Bisecting Security and Safety in the Automotive Sphere

Through-Stack Development (Part 2)

Follow the link to read Part 1 and continue to Part 3.

Part of what makes connected carputers such a challenging area, is the need to meet stringent requirements on two fronts – vehicle safety (to ensure safe operation in traffic) and cyber-security (to protect the car from malicious attacks). The interesting part is that when correctly applied, solutions for one tend to lend themselves to the other.

An example of this can be found in the isolation of functionalities into different software or hardware domains. For safety, this is done to reach different Automotive Safety Integrity Levels (ASILs) for the domains, and thus minimize the amount of functionality needed at a higher ASIL level. Mandatory then, is to be able to conclusively prove that the domains are in fact sufficiently independent.

Isolation of functionalities into different SW or HW domains increments both vehicle safety and cyber-security.

Curiously, the same split into multiple domains creates well-defined minimal attack surfaces between the domains. Strategy-wise, we can think of them as chokepoints. If we can then design our Architecture to situate the targets of cyber-security attacks behind those chokepoints, like the spartans of old, we can deploy our phalanxes to make life difficult for anybody attempting to march through. If we’ve got a succession of different domains at different security levels, and we defend each chokepoint carefully, we greatly lengthen the available attack paths. Due to resembling a city defense with multiple concentric walls, this has also been called the “Minas Tirith” approach.

Brutal honesty about software security is that nothing is ever completely secure. No single magic trick will protect you from all attacks, no defense is truly impregnable. Instead, security is all about making an attackers life difficult on all fronts – lengthen all attack paths, make exploit development and deployment painful, make sure that any developed exploits don’t directly scale to the whole fleet of vehicles. In short? Instead of letting them waltz in, force them into a protracted siege. Don’t leave any mountain paths that can circumvent your phalanxes. Fight them every step of the way.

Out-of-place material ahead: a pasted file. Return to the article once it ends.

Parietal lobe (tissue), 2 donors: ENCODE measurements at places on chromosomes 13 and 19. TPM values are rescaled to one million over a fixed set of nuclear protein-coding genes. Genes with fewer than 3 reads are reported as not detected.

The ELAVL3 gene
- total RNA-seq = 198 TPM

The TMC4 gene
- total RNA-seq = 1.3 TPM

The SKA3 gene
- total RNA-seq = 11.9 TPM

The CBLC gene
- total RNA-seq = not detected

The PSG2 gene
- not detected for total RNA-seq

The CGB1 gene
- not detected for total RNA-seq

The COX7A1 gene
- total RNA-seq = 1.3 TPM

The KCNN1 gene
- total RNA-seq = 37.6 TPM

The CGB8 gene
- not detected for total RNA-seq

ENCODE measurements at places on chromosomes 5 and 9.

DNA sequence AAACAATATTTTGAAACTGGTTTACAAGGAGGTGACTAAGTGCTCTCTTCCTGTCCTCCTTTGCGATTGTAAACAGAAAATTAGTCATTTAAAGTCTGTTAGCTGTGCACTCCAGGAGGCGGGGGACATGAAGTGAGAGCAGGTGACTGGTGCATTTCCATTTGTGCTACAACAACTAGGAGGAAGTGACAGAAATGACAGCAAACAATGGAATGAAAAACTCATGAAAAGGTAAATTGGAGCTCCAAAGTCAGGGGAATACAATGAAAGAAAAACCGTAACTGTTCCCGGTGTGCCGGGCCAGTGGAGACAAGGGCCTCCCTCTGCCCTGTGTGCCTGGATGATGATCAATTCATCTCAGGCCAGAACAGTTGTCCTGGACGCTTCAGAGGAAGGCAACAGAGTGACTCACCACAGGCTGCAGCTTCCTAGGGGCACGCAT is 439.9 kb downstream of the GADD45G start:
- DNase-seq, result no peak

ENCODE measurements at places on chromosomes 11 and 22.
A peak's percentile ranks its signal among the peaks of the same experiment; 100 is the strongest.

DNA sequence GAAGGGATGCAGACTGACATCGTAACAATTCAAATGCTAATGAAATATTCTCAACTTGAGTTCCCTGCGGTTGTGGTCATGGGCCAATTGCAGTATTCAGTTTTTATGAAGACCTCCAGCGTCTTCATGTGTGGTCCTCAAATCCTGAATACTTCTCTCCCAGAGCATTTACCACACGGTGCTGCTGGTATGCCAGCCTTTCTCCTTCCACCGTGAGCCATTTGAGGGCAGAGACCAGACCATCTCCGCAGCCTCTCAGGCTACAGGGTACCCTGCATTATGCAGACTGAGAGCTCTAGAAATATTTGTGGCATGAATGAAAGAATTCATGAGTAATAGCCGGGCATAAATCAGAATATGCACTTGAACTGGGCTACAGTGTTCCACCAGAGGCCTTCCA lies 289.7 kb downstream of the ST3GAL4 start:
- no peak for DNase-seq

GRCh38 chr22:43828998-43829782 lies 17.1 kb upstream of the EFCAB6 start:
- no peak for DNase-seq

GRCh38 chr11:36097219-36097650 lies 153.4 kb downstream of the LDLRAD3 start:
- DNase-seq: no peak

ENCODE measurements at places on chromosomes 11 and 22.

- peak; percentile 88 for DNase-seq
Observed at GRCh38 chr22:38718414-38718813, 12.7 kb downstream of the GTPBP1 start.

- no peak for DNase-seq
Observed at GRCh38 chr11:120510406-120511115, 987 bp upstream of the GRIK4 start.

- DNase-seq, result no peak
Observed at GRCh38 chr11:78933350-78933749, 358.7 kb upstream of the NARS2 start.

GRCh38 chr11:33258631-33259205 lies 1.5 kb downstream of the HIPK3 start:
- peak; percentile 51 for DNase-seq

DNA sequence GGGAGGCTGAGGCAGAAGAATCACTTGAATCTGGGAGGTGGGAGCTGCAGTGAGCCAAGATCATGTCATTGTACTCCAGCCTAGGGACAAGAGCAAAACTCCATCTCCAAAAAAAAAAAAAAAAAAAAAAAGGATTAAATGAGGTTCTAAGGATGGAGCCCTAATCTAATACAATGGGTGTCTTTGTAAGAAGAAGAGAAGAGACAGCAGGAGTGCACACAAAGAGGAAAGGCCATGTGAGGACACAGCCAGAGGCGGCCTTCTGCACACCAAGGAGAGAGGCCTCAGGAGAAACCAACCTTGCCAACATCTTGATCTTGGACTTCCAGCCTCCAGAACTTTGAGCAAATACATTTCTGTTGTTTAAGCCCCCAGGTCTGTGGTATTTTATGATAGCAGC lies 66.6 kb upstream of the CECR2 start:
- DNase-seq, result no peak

Security is all about making an attackers life difficult on all fronts.

An important lesson to understand is that in software security, you never get applauded for the things you did well, but rather slammed for the mistakes that slipped through. Interestingly, this same again holds for safety-oriented software, and there a lot has been done to define work methods, embodied in the software ASIL levels, to minimize those mistakes from ever slipping through. Essentially, the methods for development of safety-oriented systems also fit quite naturally to developing secure systems.

Of course that isn’t to say that the security happens “automatically”. Far from it. Since safety-oriented devices have long had limited connectivity, it is rare to find people with a solid foundation on both sides. Rather, what this means is that if you take an active approach of promoting both safety and security throughout your system design & development, both can be done within one development process with little extra overhead.

However, if different parts of your organization handle security and safety, instead of leveraging the natural overlap of the areas, you will end up wasting resources with sub-optimal end results on both sides. Security and safety need to be taken into account hand-in-hand, from the highest level system design, right down to each line of code.


Antti Korventausta, Lead System Architect at Link Motion, initially hails from a background of research, computational sciences and quantum mechanics (M.Sc.) at Tampere University of Technology. Since then, he has continued on a path of unflinchingly staring into the abyss of complex challenges on offer in embedded software projects. With him, he brings an analytical mind with a scientific bent towards security, problem dissection and controlled work patterns.